More people also start to realize that Gamification can engage people in the long run. But only if it is designed well and optimized for long term motivation. The Octalysis Group prides ourselves in doing just that. We strongly believe that the way we design and develop Gamification solutions will become the norm for companies in the next 5 – 8 years. Companies that do not incorporate such design will find it harder to sell products and more difficult to attract and retain highly skilled employees.

But do people actually like to have (part of their) workplace gamified? Let’s have a look at what a new survey has found and see how your colleagues actually feel about having (more) Gamification in their professional environment.

To get the survey, read the full article by Joris Beerda on the Octalysis Group Blog.

Winner of the Talent Triangle Octalysis Prime Challenge

The Talent Triangle is an integral part of the 10K HP process.

In Octalysis Prime, we opened a challenge for members to take on their Talent Triangle.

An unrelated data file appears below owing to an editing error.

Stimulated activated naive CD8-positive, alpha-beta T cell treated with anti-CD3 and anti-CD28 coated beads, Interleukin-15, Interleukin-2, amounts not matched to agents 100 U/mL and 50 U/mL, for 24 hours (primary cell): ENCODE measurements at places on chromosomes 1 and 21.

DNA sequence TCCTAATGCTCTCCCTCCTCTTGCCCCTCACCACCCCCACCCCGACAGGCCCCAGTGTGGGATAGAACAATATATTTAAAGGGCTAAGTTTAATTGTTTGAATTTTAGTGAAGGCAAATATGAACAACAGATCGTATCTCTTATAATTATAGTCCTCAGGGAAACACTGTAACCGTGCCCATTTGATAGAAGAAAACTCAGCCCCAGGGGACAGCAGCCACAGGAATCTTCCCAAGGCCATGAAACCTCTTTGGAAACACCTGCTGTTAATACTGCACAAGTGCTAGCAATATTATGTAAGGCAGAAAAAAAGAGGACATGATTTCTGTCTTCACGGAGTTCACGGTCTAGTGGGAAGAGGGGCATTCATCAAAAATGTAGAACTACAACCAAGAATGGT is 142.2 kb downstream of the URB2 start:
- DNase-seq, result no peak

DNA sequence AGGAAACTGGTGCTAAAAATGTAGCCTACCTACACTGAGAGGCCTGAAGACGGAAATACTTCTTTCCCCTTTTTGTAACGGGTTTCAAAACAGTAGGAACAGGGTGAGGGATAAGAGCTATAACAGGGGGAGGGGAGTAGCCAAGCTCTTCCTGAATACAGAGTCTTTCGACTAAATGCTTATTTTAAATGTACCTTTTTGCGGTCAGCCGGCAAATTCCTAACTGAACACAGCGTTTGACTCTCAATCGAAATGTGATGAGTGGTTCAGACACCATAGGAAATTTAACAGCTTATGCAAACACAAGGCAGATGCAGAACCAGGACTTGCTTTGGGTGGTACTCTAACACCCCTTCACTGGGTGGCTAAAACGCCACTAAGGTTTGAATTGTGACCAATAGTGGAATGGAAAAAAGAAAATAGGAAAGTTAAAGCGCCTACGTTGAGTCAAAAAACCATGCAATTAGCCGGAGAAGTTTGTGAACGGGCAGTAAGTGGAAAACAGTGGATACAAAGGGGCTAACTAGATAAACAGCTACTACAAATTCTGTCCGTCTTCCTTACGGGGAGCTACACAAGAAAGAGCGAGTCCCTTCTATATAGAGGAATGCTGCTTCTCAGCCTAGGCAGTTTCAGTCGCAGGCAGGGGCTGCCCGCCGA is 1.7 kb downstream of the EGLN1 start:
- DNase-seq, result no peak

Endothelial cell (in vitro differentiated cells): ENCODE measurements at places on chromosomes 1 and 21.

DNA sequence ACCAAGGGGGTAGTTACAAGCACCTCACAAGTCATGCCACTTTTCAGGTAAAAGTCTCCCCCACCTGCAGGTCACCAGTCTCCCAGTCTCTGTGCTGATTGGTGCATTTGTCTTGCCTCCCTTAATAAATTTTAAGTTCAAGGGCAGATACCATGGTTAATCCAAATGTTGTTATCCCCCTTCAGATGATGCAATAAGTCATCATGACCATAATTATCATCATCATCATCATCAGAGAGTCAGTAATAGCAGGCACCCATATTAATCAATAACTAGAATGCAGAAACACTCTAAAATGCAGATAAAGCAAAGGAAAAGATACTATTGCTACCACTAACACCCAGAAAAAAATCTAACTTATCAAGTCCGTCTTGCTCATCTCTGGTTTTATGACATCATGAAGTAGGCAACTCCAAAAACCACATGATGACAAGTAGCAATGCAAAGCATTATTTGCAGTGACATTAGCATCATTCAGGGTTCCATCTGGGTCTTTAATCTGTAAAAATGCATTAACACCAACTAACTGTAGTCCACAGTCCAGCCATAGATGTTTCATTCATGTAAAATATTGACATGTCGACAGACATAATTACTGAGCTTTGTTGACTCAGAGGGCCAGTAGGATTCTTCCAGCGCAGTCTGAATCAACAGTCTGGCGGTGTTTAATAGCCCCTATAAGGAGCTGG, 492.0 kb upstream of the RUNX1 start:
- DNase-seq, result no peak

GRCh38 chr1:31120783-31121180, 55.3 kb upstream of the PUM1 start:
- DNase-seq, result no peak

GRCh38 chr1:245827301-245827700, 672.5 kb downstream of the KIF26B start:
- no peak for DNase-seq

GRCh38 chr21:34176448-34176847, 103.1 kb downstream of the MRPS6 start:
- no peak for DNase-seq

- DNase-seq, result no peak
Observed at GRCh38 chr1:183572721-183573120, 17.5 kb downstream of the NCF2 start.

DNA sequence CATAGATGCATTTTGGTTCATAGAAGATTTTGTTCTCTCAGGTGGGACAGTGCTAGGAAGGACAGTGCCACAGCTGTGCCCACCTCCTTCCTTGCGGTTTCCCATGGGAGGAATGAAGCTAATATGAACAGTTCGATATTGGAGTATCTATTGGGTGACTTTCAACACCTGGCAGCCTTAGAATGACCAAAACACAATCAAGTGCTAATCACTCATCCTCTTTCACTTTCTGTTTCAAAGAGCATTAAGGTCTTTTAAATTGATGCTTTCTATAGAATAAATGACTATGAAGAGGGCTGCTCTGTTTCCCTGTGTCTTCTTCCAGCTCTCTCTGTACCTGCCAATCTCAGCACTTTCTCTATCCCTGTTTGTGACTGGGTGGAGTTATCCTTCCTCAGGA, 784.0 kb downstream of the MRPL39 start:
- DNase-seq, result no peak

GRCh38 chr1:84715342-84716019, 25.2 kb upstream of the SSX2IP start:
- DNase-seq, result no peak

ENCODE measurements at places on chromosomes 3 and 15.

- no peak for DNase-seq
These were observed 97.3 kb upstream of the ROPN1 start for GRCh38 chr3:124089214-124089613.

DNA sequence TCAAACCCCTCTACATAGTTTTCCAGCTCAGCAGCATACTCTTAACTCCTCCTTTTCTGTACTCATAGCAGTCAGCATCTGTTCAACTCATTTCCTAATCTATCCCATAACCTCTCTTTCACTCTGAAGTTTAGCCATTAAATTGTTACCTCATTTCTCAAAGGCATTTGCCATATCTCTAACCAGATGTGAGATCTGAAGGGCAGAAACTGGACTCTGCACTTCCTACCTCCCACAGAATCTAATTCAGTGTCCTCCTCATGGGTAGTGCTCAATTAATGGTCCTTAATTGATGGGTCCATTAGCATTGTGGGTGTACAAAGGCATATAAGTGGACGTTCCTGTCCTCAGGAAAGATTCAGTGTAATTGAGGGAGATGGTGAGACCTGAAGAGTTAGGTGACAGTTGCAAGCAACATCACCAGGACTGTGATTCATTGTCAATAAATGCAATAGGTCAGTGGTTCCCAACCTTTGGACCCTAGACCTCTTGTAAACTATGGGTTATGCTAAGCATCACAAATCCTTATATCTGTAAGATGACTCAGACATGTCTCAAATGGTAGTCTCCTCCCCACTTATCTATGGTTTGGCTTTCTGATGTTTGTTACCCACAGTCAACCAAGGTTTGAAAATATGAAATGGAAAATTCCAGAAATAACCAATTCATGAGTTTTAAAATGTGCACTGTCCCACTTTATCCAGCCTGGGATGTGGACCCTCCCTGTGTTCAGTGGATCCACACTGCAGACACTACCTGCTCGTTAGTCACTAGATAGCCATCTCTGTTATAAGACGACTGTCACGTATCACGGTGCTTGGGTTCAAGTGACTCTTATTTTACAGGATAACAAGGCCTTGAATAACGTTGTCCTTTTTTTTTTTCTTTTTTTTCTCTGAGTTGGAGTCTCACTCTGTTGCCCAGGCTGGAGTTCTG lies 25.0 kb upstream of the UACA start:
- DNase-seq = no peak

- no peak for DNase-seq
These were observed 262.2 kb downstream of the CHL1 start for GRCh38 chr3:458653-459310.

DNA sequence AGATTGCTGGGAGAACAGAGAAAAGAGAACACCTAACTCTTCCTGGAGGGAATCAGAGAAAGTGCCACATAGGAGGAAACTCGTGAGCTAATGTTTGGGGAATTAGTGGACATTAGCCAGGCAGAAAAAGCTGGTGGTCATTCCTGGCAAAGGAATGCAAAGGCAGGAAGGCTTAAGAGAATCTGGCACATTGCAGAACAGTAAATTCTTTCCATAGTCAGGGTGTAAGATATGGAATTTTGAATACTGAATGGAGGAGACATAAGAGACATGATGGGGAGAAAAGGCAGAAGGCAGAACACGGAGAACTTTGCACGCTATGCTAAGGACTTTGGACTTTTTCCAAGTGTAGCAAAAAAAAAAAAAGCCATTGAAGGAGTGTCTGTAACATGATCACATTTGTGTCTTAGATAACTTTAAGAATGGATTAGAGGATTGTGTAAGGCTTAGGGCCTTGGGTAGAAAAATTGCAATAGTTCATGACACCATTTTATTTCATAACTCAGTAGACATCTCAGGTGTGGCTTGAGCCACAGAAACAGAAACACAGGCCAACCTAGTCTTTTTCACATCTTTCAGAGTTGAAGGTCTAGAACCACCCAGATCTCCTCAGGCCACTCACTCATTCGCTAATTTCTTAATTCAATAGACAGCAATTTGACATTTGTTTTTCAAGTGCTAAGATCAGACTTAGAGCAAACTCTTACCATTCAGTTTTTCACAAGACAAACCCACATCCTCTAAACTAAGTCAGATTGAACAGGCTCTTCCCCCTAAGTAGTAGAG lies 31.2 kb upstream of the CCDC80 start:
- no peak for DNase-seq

View the details of the Challenge here.

Emerging from a group of qualifying submissions, one submission stood above the rest for its completeness, attention to detail, and identifying progress for the future:

Iñaki Ibargoyen Vergara

Congratulations Iñaki! We are excited to see you use your talents to grow as a teacher and educator as you transform education!

View Iñaki’s submission.

In joint 3rd place, we would also like to congratulate:

Albertine & Kevin

Albertine Corre’s Submission

Kevin’s Submission

Both of these Talent Triangles were also of a high standard, with attention to detail, a description of where the Talents came from, whether through friends, reflection, experience, or online tests.

Thank you all, and congratulations to the winners!

How to use Gamification to Influence Your Friends

How to use Gamification to Influence Your Friends

You can usually tell when someone is trying to persuade or influence you.

However, I actually like the idea of being influenced or persuaded to do things that I want to do. 

Is this true for you?

In general, it feels good to be included in interesting, unusual, or fun events or gatherings. It piques your curiosity when a friend who knows you well sends you information or a book or a gift that makes your life better. And when your friends forget to invite you, you get upset.

So, if you care about being influenced, then your friends do too. It’s part of our makeup as humans. We are nodes in social spheres of influence: individual to family to friends and society. And you are a node across many of these networks.

Continue reading How to use Gamification to Influence Your Friends